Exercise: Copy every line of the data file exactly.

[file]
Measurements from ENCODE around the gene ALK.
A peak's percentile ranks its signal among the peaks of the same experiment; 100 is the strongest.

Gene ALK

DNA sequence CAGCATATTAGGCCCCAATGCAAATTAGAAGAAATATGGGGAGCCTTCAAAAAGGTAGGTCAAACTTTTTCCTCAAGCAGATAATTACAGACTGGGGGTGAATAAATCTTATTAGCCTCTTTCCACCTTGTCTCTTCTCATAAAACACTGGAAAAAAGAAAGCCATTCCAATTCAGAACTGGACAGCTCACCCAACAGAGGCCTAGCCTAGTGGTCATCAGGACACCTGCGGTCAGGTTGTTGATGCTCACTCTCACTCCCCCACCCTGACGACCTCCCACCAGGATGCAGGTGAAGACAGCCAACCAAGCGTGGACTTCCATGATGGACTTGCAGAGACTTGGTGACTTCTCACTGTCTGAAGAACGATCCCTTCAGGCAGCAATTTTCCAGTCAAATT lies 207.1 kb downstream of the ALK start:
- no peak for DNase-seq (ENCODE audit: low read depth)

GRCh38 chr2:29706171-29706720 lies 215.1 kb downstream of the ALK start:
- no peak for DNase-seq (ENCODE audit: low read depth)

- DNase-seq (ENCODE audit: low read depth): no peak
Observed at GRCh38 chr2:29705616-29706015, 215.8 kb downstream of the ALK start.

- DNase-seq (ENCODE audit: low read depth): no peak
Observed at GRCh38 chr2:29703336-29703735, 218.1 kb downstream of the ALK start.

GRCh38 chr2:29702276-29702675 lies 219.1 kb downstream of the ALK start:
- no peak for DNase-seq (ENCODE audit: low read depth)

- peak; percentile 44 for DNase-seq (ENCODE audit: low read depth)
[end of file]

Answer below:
Measurements from ENCODE around the gene ALK.
A peak's percentile ranks its signal among the peaks of the same experiment; 100 is the strongest.

Gene ALK

DNA sequence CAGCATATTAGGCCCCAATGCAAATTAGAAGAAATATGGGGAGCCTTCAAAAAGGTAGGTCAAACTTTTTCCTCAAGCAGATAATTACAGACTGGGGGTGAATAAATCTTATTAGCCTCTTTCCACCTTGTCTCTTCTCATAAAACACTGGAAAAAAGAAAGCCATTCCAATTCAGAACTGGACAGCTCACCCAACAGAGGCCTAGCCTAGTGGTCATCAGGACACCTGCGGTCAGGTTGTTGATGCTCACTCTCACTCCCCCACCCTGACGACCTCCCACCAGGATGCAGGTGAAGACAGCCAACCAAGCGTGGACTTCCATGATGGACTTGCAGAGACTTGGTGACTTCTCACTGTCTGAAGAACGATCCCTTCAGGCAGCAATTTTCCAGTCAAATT lies 207.1 kb downstream of the ALK start:
- no peak for DNase-seq (ENCODE audit: low read depth)

GRCh38 chr2:29706171-29706720 lies 215.1 kb downstream of the ALK start:
- no peak for DNase-seq (ENCODE audit: low read depth)

- DNase-seq (ENCODE audit: low read depth): no peak
Observed at GRCh38 chr2:29705616-29706015, 215.8 kb downstream of the ALK start.

- DNase-seq (ENCODE audit: low read depth): no peak
Observed at GRCh38 chr2:29703336-29703735, 218.1 kb downstream of the ALK start.

GRCh38 chr2:29702276-29702675 lies 219.1 kb downstream of the ALK start:
- no peak for DNase-seq (ENCODE audit: low read depth)

- peak; percentile 44 for DNase-seq (ENCODE audit: low read depth)